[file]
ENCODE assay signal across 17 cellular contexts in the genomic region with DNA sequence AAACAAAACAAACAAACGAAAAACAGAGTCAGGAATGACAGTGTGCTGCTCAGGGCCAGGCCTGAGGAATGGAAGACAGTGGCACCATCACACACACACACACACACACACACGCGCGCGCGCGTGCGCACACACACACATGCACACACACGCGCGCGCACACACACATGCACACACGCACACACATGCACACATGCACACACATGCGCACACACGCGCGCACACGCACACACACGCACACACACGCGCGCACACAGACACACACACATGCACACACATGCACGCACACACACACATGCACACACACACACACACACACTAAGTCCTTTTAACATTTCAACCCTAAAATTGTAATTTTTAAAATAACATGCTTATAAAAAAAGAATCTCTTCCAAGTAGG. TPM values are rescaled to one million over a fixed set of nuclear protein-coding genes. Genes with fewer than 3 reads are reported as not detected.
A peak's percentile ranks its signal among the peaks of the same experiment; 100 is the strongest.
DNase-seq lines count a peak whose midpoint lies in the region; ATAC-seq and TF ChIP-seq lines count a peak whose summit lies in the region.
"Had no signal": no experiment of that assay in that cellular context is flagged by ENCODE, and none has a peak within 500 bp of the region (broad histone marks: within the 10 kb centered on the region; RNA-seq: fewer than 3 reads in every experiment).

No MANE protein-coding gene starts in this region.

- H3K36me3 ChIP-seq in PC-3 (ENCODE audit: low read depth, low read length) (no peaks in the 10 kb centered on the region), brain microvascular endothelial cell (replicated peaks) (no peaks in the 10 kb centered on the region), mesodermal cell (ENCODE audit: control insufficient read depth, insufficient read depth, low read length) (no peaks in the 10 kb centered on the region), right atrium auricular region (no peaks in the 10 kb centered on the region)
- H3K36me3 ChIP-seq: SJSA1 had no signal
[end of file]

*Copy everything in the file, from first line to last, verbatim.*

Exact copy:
ENCODE assay signal across 17 cellular contexts in the genomic region with DNA sequence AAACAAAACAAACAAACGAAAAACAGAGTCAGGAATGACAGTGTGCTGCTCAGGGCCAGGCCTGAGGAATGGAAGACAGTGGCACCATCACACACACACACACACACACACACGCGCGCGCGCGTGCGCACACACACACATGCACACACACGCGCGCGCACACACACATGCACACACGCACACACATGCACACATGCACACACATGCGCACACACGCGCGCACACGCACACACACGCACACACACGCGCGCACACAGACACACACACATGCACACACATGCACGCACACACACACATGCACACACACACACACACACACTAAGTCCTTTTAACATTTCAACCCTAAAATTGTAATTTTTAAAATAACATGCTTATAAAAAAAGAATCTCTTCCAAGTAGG. TPM values are rescaled to one million over a fixed set of nuclear protein-coding genes. Genes with fewer than 3 reads are reported as not detected.
A peak's percentile ranks its signal among the peaks of the same experiment; 100 is the strongest.
DNase-seq lines count a peak whose midpoint lies in the region; ATAC-seq and TF ChIP-seq lines count a peak whose summit lies in the region.
"Had no signal": no experiment of that assay in that cellular context is flagged by ENCODE, and none has a peak within 500 bp of the region (broad histone marks: within the 10 kb centered on the region; RNA-seq: fewer than 3 reads in every experiment).

No MANE protein-coding gene starts in this region.

- H3K36me3 ChIP-seq in PC-3 (ENCODE audit: low read depth, low read length) (no peaks in the 10 kb centered on the region), brain microvascular endothelial cell (replicated peaks) (no peaks in the 10 kb centered on the region), mesodermal cell (ENCODE audit: control insufficient read depth, insufficient read depth, low read length) (no peaks in the 10 kb centered on the region), right atrium auricular region (no peaks in the 10 kb centered on the region)
- H3K36me3 ChIP-seq: SJSA1 had no signal